Ellie Riley, Broadcast Trading Executive
Global platform Netflix has seen continuous growth across the last 5 and a half years, and its dominance shows no signs of slowing down. At the end of 2018 Netflix became the biggest paid TV service in the UK, beating Sky, who have dominated the market for the past 3 decades.
To put it into perspective, the latest figures state that Netflix now has 11.62 million UK households signed up to the service. Up to now Netflix has always remained tight-lipped about its audience viewing habits, occasionally releasing top line figures. However, in a surprising move, co-founder, chairman and CEO Reed Hastings has announced that he welcomes Barb measurement of Netflix content.
Measurement through third party Barb, utilising a panel sample, would provide more in depth viewing insights, such as gender, age and demographic. This would represent a significant shift in strategy for the subscription service, so why have Netflix suddenly changed tact on this, and why now?
Competition among pay-TV subscription services is constantly evolving. We have the likes of Now TV and Amazon Prime – who are hot on Netflix’s heels – coupled with the imminent launch of new services, perhaps the most threatening of which is Disney+. Disney+ will see many much loved titles stripped off of Netflix, as it becomes the exclusive home to all Disney content.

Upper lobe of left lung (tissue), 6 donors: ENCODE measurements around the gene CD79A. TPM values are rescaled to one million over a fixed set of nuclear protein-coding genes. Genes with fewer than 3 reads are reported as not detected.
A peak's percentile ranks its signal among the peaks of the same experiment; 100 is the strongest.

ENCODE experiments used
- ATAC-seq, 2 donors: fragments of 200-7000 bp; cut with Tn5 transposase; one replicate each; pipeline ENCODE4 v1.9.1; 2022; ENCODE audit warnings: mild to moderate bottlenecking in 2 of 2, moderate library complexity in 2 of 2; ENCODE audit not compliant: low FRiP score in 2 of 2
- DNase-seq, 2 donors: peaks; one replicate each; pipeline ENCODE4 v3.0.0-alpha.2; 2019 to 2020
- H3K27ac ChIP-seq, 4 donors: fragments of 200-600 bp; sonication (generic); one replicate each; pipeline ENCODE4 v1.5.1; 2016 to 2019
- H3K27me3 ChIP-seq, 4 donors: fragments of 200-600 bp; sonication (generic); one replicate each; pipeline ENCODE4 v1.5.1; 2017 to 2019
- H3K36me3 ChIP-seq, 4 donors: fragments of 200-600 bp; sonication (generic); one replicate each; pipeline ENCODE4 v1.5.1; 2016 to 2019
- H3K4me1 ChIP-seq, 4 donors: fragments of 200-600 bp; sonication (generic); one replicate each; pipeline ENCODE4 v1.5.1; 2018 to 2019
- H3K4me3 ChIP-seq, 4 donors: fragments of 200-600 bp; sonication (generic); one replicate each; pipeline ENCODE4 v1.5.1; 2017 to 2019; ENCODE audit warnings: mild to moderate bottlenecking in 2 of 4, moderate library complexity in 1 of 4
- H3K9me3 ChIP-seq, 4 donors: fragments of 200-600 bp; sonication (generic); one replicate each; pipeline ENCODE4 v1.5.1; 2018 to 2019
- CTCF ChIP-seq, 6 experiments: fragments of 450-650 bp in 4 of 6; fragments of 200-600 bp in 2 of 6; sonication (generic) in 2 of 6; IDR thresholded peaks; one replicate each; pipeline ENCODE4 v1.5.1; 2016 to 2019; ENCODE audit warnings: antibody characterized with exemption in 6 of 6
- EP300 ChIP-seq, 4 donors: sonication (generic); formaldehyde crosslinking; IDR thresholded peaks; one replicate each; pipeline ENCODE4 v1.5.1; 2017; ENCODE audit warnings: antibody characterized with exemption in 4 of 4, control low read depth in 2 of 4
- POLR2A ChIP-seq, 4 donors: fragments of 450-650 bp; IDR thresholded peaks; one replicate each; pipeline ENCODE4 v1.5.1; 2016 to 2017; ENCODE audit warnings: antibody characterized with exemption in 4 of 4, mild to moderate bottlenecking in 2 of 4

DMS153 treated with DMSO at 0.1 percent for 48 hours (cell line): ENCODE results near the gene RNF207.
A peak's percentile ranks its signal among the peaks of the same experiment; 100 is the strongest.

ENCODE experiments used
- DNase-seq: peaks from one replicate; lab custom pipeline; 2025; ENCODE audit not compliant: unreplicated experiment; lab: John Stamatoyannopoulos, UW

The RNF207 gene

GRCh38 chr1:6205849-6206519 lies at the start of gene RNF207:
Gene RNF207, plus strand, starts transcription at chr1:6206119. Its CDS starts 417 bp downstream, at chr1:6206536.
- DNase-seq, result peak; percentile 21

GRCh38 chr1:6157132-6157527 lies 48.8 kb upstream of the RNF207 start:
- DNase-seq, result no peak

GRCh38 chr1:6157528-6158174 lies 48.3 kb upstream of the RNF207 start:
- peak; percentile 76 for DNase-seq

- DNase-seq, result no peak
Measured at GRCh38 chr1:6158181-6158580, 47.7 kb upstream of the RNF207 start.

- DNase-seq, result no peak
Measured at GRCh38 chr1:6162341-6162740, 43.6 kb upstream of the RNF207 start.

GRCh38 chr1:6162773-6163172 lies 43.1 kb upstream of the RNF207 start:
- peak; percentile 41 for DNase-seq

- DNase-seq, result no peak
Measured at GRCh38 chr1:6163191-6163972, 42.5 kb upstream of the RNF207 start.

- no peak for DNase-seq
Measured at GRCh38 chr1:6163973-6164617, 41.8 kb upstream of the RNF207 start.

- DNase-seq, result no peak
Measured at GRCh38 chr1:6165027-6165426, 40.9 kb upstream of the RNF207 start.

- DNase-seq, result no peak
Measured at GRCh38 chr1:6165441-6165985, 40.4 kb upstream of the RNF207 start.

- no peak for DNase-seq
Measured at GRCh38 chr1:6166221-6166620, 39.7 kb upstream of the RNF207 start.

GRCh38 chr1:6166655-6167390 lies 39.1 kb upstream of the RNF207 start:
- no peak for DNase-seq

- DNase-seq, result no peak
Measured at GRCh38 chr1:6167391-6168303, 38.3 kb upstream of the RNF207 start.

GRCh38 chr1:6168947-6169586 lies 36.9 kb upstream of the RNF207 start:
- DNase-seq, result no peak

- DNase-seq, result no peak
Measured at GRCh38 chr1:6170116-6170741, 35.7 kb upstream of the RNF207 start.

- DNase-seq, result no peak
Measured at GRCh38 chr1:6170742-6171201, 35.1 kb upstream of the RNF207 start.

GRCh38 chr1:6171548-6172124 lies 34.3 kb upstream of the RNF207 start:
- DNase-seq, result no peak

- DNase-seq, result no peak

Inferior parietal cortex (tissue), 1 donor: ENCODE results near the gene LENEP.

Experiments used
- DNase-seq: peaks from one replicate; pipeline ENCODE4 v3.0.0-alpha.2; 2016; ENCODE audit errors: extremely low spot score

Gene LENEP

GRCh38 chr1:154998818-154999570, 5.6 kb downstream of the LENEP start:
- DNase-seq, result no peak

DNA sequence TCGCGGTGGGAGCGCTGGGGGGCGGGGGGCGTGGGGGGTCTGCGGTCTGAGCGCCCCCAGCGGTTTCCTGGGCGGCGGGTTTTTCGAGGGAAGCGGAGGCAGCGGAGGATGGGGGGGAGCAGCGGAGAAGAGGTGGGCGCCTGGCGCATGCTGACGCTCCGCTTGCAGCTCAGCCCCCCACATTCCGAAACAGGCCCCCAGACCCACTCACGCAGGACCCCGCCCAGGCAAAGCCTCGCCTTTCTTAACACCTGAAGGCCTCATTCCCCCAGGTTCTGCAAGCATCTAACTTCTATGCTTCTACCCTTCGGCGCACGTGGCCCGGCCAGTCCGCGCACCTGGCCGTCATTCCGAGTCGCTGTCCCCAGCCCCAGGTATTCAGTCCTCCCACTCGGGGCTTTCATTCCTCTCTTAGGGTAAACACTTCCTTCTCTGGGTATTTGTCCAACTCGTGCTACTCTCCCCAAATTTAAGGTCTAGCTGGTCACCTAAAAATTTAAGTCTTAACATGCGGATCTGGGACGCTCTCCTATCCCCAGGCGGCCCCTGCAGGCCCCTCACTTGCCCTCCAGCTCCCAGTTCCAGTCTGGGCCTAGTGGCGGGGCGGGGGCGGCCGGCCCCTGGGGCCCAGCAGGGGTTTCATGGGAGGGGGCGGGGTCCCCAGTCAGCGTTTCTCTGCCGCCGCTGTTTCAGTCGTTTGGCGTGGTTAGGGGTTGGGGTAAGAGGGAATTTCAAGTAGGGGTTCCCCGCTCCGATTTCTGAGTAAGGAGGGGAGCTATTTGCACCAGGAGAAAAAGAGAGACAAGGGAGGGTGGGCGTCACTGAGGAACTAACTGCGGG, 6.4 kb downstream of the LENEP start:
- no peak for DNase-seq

Add this factor to Disney+’s lower subscription cost and…could Netflix’s reign be in jeopardy?
— Campaign (@Campaignmag) September 30, 2019
Additionally, the interest in Barb data could be attributed to Netflix revenues – which have been reported as consistently down. Perhaps Netflix are looking at considering advertising to secure additional funds.
This could have a variety of outcomes for both consumers and advertisers. The breadth of content and genres housed on Netflix could offer more niche targeting options for advertisers, and another way to reach younger audiences, who we increasingly see spending more time viewing in an on demand capacity.
However for consumers could the introduction of ads have the effect of driving customers away and into the open arms of its competitors? Perhaps Netflix will consider introducing a tiered payment scheme, similar to the likes of Spotify, where customers can pay a premium to not see the ads?
Could we be on the cusp of an additional ‘commercial TV’ platform?
If so then this would be great news for advertisers. The opportunity to reach the massively sought-after millennial audience, via an ad funded Netflix, must be a serious concern so it will be interesting to see how the main three broadcasters (ITV, C4 and Sky) respond.
At ROM we are excited about the potential opportunities this could open up for our clients. We will be following the story closely over the next few months to see how this develops.